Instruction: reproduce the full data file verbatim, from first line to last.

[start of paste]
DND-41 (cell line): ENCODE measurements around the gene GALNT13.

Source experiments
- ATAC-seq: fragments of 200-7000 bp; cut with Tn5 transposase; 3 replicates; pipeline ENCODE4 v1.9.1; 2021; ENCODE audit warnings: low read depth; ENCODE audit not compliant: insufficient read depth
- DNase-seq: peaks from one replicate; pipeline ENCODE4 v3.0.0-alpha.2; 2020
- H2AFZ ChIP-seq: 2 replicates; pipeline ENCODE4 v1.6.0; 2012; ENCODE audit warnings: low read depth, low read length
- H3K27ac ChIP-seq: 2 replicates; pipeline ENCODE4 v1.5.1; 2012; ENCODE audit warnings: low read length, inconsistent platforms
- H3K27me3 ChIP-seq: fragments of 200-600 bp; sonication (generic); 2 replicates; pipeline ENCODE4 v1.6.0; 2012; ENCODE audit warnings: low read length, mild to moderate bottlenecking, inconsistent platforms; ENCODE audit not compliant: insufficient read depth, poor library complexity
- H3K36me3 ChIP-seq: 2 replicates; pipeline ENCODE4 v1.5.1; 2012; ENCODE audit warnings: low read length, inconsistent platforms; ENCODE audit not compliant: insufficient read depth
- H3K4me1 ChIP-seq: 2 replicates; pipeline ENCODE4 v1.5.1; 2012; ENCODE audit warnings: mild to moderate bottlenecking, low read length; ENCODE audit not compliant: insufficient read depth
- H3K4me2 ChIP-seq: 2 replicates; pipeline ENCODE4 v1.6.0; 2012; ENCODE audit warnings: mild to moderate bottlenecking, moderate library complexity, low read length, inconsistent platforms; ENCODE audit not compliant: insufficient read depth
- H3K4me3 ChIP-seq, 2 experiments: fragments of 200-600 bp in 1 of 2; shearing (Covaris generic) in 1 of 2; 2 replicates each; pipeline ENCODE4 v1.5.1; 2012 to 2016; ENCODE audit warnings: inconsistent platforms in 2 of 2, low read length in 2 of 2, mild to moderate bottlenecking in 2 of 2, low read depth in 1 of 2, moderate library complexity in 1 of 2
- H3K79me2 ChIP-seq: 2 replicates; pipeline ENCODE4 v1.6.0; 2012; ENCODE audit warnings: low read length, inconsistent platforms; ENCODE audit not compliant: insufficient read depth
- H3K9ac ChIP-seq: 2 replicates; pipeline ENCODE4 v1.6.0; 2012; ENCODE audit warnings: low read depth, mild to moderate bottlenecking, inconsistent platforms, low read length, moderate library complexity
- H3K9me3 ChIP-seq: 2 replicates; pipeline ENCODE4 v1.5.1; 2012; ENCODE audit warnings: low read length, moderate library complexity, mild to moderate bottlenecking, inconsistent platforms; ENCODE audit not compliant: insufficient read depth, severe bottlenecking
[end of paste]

DND-41 (cell line): ENCODE measurements around the gene GALNT13.

Source experiments
- ATAC-seq: fragments of 200-7000 bp; cut with Tn5 transposase; 3 replicates; pipeline ENCODE4 v1.9.1; 2021; ENCODE audit warnings: low read depth; ENCODE audit not compliant: insufficient read depth
- DNase-seq: peaks from one replicate; pipeline ENCODE4 v3.0.0-alpha.2; 2020
- H2AFZ ChIP-seq: 2 replicates; pipeline ENCODE4 v1.6.0; 2012; ENCODE audit warnings: low read depth, low read length
- H3K27ac ChIP-seq: 2 replicates; pipeline ENCODE4 v1.5.1; 2012; ENCODE audit warnings: low read length, inconsistent platforms
- H3K27me3 ChIP-seq: fragments of 200-600 bp; sonication (generic); 2 replicates; pipeline ENCODE4 v1.6.0; 2012; ENCODE audit warnings: low read length, mild to moderate bottlenecking, inconsistent platforms; ENCODE audit not compliant: insufficient read depth, poor library complexity
- H3K36me3 ChIP-seq: 2 replicates; pipeline ENCODE4 v1.5.1; 2012; ENCODE audit warnings: low read length, inconsistent platforms; ENCODE audit not compliant: insufficient read depth
- H3K4me1 ChIP-seq: 2 replicates; pipeline ENCODE4 v1.5.1; 2012; ENCODE audit warnings: mild to moderate bottlenecking, low read length; ENCODE audit not compliant: insufficient read depth
- H3K4me2 ChIP-seq: 2 replicates; pipeline ENCODE4 v1.6.0; 2012; ENCODE audit warnings: mild to moderate bottlenecking, moderate library complexity, low read length, inconsistent platforms; ENCODE audit not compliant: insufficient read depth
- H3K4me3 ChIP-seq, 2 experiments: fragments of 200-600 bp in 1 of 2; shearing (Covaris generic) in 1 of 2; 2 replicates each; pipeline ENCODE4 v1.5.1; 2012 to 2016; ENCODE audit warnings: inconsistent platforms in 2 of 2, low read length in 2 of 2, mild to moderate bottlenecking in 2 of 2, low read depth in 1 of 2, moderate library complexity in 1 of 2
- H3K79me2 ChIP-seq: 2 replicates; pipeline ENCODE4 v1.6.0; 2012; ENCODE audit warnings: low read length, inconsistent platforms; ENCODE audit not compliant: insufficient read depth
- H3K9ac ChIP-seq: 2 replicates; pipeline ENCODE4 v1.6.0; 2012; ENCODE audit warnings: low read depth, mild to moderate bottlenecking, inconsistent platforms, low read length, moderate library complexity
- H3K9me3 ChIP-seq: 2 replicates; pipeline ENCODE4 v1.5.1; 2012; ENCODE audit warnings: low read length, moderate library complexity, mild to moderate bottlenecking, inconsistent platforms; ENCODE audit not compliant: insufficient read depth, severe bottlenecking